“I have been doing this for 33 years,” Jerry said, “and I would have never believed that we would do a 0.005" (0.127 mm) wall-thickness part. I just thought that that was not doable.”

With MAQ’s STMD bar, he said the shop now roughs and finishes the 228.6 mm-long parts using the same bar in less than 15 minutes.

“The finished product was checking in at under 20 µin. and was absolutely immaculate,” Jerry said.

He said Indian Mountain Machine Shop doesn’t save quite as much time when turning all the parts but typically reduces cycle times by 15 to 30 minutes, with spindle speeds up to 1,000 or 1,200 rpm.

“It’s still turning at 0.005 ipr,” Jerry said, “but the revolution is sped up so fast that it’s doing a lot better of a job.”

Additionally, the customer used to spend 15 to 20 minutes polishing each part to achieve the finish that the parts now arrive with. By targeting a surface finish of at least as fine as 0.762 µm, he said the customer avoids having to sand and polish parts that specify only a 0.8128 µm (32 µin.) finish.

“Some parts can even be cleaned and shipped straight to plating,” Jerry said.

The shop has four STMD tool bodies and is considering switching exclusively to the MAQ product whenever an anti-vibration bar is required, but he said the shop continues to use its other anti-vibration bars for work in which they function sufficiently.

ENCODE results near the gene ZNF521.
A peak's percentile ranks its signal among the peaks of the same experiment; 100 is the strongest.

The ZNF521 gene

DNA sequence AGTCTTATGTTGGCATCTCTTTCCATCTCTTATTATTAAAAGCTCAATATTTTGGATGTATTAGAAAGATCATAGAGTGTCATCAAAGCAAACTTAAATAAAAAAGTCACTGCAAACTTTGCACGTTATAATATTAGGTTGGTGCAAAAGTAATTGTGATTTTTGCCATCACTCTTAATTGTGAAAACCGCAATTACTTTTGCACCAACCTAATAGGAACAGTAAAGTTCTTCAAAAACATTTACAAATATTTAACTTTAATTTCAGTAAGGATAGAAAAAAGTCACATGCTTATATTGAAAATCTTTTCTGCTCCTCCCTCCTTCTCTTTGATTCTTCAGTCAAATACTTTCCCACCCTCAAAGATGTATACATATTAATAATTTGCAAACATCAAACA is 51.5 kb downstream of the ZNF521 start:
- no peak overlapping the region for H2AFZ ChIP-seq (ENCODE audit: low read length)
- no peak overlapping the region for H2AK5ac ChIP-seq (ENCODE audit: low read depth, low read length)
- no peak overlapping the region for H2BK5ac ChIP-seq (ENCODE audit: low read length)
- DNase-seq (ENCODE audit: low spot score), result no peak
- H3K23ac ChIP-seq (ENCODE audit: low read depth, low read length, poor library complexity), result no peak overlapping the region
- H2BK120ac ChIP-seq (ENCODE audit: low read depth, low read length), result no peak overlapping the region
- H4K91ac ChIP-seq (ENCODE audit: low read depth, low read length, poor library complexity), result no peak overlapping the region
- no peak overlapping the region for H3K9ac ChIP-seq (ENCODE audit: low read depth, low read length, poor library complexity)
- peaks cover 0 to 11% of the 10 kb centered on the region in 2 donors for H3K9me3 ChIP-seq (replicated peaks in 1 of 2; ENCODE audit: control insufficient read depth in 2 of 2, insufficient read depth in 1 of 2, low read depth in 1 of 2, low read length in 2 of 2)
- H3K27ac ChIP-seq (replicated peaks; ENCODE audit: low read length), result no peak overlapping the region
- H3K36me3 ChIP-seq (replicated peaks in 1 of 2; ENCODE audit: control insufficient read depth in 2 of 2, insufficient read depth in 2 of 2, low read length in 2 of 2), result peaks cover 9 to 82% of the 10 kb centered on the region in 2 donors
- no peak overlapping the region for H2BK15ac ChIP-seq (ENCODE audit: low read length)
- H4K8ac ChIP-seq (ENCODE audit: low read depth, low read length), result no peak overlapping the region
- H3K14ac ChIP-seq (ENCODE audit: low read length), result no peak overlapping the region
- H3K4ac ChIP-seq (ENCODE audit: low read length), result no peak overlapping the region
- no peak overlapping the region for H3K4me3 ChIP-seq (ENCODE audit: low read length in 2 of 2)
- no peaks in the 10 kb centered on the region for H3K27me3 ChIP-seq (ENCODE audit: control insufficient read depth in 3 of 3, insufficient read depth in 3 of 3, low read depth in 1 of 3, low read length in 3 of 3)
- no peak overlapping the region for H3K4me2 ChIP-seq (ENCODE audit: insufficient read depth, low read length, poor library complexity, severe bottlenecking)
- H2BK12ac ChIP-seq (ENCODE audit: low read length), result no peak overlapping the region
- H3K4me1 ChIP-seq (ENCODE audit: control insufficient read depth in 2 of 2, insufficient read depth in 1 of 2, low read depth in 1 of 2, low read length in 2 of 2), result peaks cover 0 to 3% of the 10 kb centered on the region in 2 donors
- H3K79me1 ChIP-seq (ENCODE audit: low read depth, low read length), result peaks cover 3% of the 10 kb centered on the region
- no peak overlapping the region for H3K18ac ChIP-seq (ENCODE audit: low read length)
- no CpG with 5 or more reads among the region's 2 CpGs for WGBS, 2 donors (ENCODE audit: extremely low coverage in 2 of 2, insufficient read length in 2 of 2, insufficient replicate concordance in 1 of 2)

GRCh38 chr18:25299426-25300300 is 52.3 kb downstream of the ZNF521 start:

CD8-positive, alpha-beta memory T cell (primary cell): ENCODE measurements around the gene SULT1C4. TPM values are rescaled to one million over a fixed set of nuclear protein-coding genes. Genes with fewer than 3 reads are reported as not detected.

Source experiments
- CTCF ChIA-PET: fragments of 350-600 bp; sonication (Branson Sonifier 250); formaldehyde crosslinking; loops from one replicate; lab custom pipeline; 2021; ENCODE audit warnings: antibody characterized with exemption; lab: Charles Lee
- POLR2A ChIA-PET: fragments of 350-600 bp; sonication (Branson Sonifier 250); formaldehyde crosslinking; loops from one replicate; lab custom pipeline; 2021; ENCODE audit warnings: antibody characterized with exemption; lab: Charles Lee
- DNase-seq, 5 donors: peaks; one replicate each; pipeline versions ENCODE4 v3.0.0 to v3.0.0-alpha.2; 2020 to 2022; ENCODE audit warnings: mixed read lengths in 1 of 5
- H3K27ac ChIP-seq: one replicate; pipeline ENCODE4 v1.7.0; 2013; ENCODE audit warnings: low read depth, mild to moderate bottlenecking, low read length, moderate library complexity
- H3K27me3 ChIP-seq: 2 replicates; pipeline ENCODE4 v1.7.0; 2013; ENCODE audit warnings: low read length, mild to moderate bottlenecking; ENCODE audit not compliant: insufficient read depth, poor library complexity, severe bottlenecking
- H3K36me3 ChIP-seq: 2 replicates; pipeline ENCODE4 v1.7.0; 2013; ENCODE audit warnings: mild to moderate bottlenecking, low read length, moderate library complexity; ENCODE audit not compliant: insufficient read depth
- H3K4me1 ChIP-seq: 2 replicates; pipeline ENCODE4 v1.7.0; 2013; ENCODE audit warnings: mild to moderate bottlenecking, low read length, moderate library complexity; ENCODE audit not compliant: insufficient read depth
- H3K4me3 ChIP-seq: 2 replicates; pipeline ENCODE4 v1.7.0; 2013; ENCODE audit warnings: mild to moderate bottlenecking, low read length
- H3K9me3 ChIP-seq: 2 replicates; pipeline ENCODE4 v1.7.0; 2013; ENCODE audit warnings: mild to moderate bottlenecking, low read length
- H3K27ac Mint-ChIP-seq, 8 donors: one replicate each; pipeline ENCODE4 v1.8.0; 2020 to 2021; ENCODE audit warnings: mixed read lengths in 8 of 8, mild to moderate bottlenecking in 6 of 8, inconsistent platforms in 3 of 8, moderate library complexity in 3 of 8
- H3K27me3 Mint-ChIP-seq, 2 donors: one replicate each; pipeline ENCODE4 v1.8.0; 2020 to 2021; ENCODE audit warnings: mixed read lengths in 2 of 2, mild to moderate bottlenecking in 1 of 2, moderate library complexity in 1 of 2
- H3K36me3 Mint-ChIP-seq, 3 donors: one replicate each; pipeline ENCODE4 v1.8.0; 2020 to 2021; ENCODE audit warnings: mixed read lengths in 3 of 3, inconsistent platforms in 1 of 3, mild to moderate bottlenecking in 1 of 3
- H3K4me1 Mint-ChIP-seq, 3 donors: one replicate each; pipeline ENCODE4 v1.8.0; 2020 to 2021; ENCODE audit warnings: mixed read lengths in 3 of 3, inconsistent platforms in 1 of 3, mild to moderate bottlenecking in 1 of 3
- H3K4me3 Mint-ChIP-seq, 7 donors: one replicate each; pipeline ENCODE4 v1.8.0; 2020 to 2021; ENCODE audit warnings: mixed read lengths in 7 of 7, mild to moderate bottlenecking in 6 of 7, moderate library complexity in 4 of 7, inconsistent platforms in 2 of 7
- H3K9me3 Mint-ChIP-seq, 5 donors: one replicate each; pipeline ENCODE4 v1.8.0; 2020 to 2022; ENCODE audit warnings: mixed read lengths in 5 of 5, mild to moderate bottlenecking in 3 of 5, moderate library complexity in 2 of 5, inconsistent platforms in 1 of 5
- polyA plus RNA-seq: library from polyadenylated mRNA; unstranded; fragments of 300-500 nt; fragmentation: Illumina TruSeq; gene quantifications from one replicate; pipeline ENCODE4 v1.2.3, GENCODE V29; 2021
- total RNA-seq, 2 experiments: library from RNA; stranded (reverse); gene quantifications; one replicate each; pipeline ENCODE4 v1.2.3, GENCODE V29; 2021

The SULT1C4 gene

“I’ve definitely been around the block enough to recognize a game changer when I see it,” Jerry said.   

For more information from MAQ about its self-tuning mass damper technology, view a video presentation at cteplus.delivr.com/2vgtc

Related Glossary Terms

  • computer numerical control ( CNC)

    computer numerical control ( CNC)

    Microprocessor-based controller dedicated to a machine tool that permits the creation or modification of parts. Programmed numerical control activates the machine’s servos and spindle drives and controls the various machining operations. See DNC, direct numerical control; NC, numerical control.

  • feed


    Rate of change of position of the tool as a whole, relative to the workpiece while cutting.

  • polishing


    Abrasive process that improves surface finish and blends contours. Abrasive particles attached to a flexible backing abrade the workpiece.

  • turning


    Workpiece is held in a chuck, mounted on a face plate or secured between centers and rotated while a cutting tool, normally a single-point tool, is fed into it along its periphery or across its end or face. Takes the form of straight turning (cutting along the periphery of the workpiece); taper turning (creating a taper); step turning (turning different-size diameters on the same work); chamfering (beveling an edge or shoulder); facing (cutting on an end); turning threads (usually external but can be internal); roughing (high-volume metal removal); and finishing (final light cuts). Performed on lathes, turning centers, chucking machines, automatic screw machines and similar machines.


CTE magazine staff

News items authored by Cutting Tool Engineering have been written or edited by the editors of Cutting Tool Engineering magazine. The reports represent material submitted to CTE by outside authors, and edited by CTE editors for style and accuracy.